Food and Drink

Tupac's Letters Serve as Inspiration Behind a New Southern Kitchen in Downtown LA

Powamekka Cafe brings the late rapper's vision to life at LA Live, with gumbo, meatloaf, and Tupac's own words and writing.

Getty Images Archive
Getty Images Archive
Getty Images Archive

It’s been 25 years since Tupac was tragically shot and killed in Las Vegas, but his legacy has only grown. That’s because his blinding talent and influence will always endure, casting a long shadow over West Coast hip hop in particular. And it’s also because his family and his estate have been incredibly proactive and smart with Shakur’s expansive archives, releasing a half-dozen posthumous albums, approving his appearances as a hologram, and keeping his memory alive in countless ways.

Tupac was a rapper, an actor, and a poet, among other things, and he was famously prolific, filling whole archives full of tapes and notebooks with ideas. One of those ideas, according to The Shakur Estate, was for a restaurant called Powamekka Cafe, which his notebooks call “a passionate paradise 4 people with power 2 play and parlay,” and a space to “escape the worldz cold reality.” Could this be the concept he was referring to when he told Sway he was opening up a restaurant with Snoop, Suge, and Alanis Morissette?

Powamekka Cafe opened in LA on June 16, which would have been Tupac’s 41st birthday, as a collaboration with Fixins Soul Cafe at LA Live in Downtown LA. The space is decked out with Tupac’s notes and artwork, candles bearing his designs, and quotes in his handwriting emblazoned on the walls. The menu comes straight from the Southern and soul food canons, with Gumbo, Fried Chicken, Meatloaf, and Fried Chicken Wings tossed in sauce the way his cousin Jamala prefers. Sides include Mac and Cheese, Red Beans and Rice, and Potato Salad, and desserts fall into a similar category: Peach Cobbler, Banana Pudding, and Sweet Potato Pie. There are also a couple of Juneteenth specials-a red, black, and green-layered Juneteenth Cake, and a fresh batch of Holla If Ya Hear Me Lager, brewed by Sacramento’s Oak Park Brewing Co. in collaboration with the Shakur Estate. The pop-up is also a partnership with Wake Me When I’m Free, an immersive museum exhibit featuring video, audio, and installations with artifacts, memorabilia, and writing about Tupac and by Tupac himself. The exhibit even has the specific section of Tupac’s notebooks in which he discusses the cafe. Put the two pieces together and you have a full day of Tupac to experience.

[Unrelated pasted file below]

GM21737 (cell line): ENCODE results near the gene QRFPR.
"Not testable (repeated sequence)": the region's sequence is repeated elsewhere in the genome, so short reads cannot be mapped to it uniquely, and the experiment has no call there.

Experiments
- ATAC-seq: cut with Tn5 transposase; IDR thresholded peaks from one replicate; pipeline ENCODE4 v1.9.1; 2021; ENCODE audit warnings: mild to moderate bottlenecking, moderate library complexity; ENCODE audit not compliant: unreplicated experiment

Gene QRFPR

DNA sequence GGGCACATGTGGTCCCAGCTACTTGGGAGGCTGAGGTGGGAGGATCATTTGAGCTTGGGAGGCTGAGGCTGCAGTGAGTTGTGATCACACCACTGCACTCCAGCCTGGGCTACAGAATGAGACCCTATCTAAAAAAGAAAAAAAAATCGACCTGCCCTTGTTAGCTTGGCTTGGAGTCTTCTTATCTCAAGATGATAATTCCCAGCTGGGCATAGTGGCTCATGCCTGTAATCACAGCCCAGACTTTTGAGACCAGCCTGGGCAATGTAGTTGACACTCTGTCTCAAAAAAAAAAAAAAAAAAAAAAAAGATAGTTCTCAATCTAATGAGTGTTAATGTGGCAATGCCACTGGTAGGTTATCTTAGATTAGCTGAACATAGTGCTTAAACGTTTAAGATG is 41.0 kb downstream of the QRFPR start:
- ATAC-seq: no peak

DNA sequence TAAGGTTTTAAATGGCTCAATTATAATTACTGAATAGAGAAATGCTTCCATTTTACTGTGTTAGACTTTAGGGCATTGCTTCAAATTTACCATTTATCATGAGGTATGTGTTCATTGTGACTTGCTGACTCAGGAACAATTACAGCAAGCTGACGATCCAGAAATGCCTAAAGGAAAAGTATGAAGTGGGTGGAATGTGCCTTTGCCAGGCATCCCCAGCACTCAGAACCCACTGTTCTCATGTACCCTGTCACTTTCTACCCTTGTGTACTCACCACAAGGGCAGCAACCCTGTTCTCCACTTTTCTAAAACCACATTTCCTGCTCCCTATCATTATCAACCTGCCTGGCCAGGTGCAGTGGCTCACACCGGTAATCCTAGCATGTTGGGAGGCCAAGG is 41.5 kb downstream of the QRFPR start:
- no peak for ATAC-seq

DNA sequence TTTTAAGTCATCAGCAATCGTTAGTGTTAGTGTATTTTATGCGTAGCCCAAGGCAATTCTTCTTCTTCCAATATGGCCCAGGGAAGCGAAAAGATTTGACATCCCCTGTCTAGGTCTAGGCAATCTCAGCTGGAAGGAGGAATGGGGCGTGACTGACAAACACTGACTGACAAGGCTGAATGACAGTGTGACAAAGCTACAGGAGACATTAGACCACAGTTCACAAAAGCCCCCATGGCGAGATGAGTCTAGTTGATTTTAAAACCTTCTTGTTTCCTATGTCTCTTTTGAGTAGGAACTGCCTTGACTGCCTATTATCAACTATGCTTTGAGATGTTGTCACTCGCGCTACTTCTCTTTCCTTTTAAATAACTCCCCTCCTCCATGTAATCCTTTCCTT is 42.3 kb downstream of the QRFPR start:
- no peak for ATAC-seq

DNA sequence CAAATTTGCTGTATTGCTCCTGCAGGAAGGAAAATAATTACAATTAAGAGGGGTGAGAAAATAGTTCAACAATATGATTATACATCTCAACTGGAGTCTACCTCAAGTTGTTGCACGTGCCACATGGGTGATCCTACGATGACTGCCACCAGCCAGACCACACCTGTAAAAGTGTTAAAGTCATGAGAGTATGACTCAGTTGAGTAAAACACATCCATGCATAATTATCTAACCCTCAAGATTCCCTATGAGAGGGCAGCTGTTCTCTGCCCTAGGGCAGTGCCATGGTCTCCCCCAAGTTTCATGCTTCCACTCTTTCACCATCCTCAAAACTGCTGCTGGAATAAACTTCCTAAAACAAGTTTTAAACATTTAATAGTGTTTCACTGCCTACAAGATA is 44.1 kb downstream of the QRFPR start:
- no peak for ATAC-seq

Powamekka Cafe is open seven days a week, until 9 PM on weeknights and 11 PM on weekends, every day from now until June 30. Reservations are available on OpenTable.

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Ben Mesirow is an Echo Park native who writes TV, fiction, food, and sports. At one time or another, his writing has appeared in The LA TimesLitroMcSweeney’s Internet TendencyLos Angeles Magazine, and scratched into dozens of desks at Walter Reed Middle School.

Food and Drink

The Best Ways to Dress Up Your Summer Beers

From micheladas to shandies to fruit infusions, the power is in your hands-and kitchen.

Photo by Cole Saladino for Thrillist
Photo by Cole Saladino for Thrillist